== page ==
NAHB Builder Urges Congress to Promote Green Initiatives

Filed in Advocacy, Codes and Standards, Housing Affordability by on September 20, 2019 8 Comments

NAHB told Congress today that it wants to work as a partner with officials at all levels of government to encourage energy efficiency, but also stressed that it is urgent that housing affordability is not jeopardized in the process.

Testifying on behalf of NAHB before the House Energy and Commerce Subcommittee on Energy, Arn McIntyre, a green builder from Grand Rapids, Mich., urged Congress to promote voluntary, market-driven and viable green building initiatives.

“These programs lower total ownership costs through utility savings as well as provide the flexibility builders need to construct homes that are cost-effective, affordable and appropriate to a home’s geographic location,” said McIntyre.

New home construction is much more energy efficient than existing construction because of better insulation, energy-efficient appliances and HVAC equipment, and other improvements stemming from compliance to more modern and stringent building codes. Therefore, McIntyre said, it would make no sense to apply even more costly and rigorous energy conservation requirements to new homes.

“Targeting new homes would harm housing affordability and encourage people to remain in older, less energy-efficient homes. In turn, this would result in higher energy usage, higher greenhouse gas emissions and lower standards of living,” he said. “Improving the energy efficiency of the 130 million homes built before 2010 that are much less energy efficient than today’s new homes is a much more effective approach to reduce carbon emissions and achieve energy savings.”

McIntyre also emphasized the following points to lawmakers:

  • Climate change mitigation programs that recognize and promote voluntary-above code compliance for energy efficiency have a proven track record and demonstrate that mandates are not necessary.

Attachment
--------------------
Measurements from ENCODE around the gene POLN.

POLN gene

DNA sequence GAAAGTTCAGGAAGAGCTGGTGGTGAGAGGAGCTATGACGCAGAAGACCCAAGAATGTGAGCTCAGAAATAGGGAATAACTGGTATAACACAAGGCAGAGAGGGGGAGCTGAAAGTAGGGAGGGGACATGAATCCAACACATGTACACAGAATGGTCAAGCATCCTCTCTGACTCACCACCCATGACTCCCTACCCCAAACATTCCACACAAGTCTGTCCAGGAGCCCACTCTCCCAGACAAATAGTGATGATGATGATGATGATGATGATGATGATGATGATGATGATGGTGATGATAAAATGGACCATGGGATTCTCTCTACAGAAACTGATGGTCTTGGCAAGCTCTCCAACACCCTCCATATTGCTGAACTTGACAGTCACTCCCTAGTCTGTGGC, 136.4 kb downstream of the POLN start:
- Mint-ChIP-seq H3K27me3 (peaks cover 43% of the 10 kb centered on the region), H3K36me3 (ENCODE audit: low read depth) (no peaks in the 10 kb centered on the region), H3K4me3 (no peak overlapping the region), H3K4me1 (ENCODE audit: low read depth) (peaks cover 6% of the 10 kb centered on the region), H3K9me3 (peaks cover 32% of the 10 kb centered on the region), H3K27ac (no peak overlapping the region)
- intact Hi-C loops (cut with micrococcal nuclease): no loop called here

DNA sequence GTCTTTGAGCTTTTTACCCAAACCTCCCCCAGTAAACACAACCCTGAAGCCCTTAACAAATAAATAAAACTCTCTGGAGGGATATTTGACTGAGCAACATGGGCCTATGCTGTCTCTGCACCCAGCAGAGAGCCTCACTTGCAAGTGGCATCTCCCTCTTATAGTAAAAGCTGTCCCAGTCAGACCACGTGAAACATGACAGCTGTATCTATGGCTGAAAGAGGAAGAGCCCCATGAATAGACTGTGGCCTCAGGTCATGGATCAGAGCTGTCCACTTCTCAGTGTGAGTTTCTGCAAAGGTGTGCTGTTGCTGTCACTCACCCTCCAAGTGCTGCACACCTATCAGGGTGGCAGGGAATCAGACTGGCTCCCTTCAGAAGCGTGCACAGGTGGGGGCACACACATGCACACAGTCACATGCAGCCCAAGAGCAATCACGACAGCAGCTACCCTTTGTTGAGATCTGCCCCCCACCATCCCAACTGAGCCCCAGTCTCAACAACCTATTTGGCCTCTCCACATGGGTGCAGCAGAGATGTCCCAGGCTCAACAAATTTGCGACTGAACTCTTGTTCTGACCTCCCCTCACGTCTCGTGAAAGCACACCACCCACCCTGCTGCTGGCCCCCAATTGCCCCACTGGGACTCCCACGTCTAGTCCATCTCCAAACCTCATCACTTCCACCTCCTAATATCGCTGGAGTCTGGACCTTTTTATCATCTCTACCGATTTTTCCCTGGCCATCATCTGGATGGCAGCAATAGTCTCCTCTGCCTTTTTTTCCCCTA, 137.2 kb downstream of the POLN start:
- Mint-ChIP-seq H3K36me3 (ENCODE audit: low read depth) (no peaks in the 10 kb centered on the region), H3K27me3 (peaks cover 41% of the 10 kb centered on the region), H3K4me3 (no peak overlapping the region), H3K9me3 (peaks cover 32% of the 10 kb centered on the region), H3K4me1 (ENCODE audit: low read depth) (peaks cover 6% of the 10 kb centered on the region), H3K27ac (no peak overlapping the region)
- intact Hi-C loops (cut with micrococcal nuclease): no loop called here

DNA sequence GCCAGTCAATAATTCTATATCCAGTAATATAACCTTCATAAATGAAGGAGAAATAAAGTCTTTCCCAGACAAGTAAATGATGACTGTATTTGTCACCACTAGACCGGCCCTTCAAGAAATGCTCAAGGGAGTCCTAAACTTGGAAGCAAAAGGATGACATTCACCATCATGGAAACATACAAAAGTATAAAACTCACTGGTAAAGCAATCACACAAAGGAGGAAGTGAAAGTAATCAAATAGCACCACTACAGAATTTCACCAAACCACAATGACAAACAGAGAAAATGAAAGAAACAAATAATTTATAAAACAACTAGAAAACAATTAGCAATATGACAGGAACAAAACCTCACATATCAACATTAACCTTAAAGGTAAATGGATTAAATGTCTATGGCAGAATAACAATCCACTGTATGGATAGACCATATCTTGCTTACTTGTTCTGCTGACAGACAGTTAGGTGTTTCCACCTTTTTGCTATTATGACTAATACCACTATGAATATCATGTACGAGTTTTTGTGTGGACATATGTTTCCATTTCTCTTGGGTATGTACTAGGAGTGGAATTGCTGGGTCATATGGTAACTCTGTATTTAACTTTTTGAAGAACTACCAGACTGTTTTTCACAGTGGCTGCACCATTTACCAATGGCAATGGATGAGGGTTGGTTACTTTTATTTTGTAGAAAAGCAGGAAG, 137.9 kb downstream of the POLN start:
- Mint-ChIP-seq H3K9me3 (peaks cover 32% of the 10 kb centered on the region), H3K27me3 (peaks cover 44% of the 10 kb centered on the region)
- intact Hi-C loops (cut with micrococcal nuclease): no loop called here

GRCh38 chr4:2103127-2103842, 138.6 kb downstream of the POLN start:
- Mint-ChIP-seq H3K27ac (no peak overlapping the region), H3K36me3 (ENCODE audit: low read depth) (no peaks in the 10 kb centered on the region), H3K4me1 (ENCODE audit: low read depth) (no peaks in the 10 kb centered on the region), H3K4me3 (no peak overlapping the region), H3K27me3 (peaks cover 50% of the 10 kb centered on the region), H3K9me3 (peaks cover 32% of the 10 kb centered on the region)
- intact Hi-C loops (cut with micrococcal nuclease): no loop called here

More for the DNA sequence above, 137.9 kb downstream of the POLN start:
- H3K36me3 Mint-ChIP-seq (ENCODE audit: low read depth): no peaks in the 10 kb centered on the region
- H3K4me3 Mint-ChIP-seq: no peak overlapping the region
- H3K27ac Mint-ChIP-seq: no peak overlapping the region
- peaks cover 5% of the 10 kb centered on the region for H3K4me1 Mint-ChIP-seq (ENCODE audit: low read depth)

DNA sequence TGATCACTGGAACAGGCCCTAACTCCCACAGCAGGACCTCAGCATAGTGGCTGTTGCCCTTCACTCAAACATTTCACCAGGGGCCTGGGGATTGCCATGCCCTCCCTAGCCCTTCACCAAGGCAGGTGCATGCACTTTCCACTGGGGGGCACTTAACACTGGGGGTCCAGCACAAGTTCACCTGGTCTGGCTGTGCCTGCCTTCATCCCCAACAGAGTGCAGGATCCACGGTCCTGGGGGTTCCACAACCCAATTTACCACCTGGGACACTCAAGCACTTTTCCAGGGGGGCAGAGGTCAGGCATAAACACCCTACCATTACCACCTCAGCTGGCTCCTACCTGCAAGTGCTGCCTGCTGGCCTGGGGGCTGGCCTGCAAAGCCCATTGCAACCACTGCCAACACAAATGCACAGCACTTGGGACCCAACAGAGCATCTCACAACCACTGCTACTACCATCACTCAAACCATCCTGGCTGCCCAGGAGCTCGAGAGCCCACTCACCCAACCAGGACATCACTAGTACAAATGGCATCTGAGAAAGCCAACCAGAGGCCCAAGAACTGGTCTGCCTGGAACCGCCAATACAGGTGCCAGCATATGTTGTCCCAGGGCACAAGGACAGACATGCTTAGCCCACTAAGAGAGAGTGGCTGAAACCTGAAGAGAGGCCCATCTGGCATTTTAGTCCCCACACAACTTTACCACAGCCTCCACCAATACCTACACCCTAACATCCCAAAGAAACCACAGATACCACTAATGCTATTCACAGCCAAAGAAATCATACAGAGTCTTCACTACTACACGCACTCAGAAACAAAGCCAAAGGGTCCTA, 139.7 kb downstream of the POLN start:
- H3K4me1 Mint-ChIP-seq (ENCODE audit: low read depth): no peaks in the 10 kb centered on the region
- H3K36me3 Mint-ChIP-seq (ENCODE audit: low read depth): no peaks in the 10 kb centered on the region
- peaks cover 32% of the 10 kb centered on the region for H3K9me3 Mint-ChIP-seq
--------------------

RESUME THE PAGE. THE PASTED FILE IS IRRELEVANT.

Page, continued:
• Mandating net zero or near net zero energy emissions or usage is extremely difficult, costly and impractical in most, if not all, of the nation.
  • Any federal intrusion into the building codes adoption process could have a dramatic impact on each states’ ability to implement the codes that best fit their jurisdiction.
  • Incentives play an important role in providing home owners a cost-effective way to invest in energy efficiency.
  • Any federal mandates would have a negative impact on housing affordability and will prevent healthy competition in the marketplace.

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Comments (8)

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  1. Armando Cobo says:

    Amazing you guys keep writing the same bad song about Green Homes. If Mr. McIntyre builds homes as he describes on his website, he should know that his homes should price equal to a 2015 IRC code house in MI. Energy Star homes are the bottom of the barrel in the Energy Efficient homes today. We know that a ZERH cost is between 1%-3% (see RMI Report so many of the comments in this article are just plain not true.
    An ES home (ES v3.1 2009) requires a HERS 60s and a 3ACH50 minimum. A ZERH requires HERS mid 50s and 2.5ACH50. The difference in costs are very well demonstrated in the ZERH Program website on the The DOE Tour of Zero, where many affordable housing projects are displayed, among other custom homes.

    • James says:

      Well, buddy you seem well educated so if it is so easy you should go build and show is how it is done. Unfortunately all these studies don’t include the impact these regulations have on the building cost. The hidden cost of taxation and regulation is never included in the process. To build we need to make a living and pay for the certifications, licenses, sales taxes, permit fees and other cost that pile onto the cost. Housing is only affordable if you make a decent income and can afford the taxation on top of the ownership cost. Sure we save energy then every government and industry raises prices to offset the reduction in business. Let’s factor in life cycle cost from beginning to end and see the increased cost of ownership and maintenance on all this technology. At the end of the day like Europe government will tax based on our energy score. So much for affordable housing.

    • Jean D says:

      In MN our HERS Scores average 45 with less than 2.0 Air exchange per hour. These are homes built to the new energy codes. We are diligent with sealing any penetrations. Our ENTRY level housing costs are approximately $180 sq ft finished. First time buyers are finding it extremely difficult to purchase new construction due to the cost of building/developing. If we continue to add more regulations we may as well eliminate this sector of buyers. They will continue to purchase older, less efficient homes – which significantly contribute to the carbon footprint. I guess we need to decide what is more important. Building more efficient homes that buyers can afford OR putting more buyers into our existing housing stock.

    • NAHB Now says: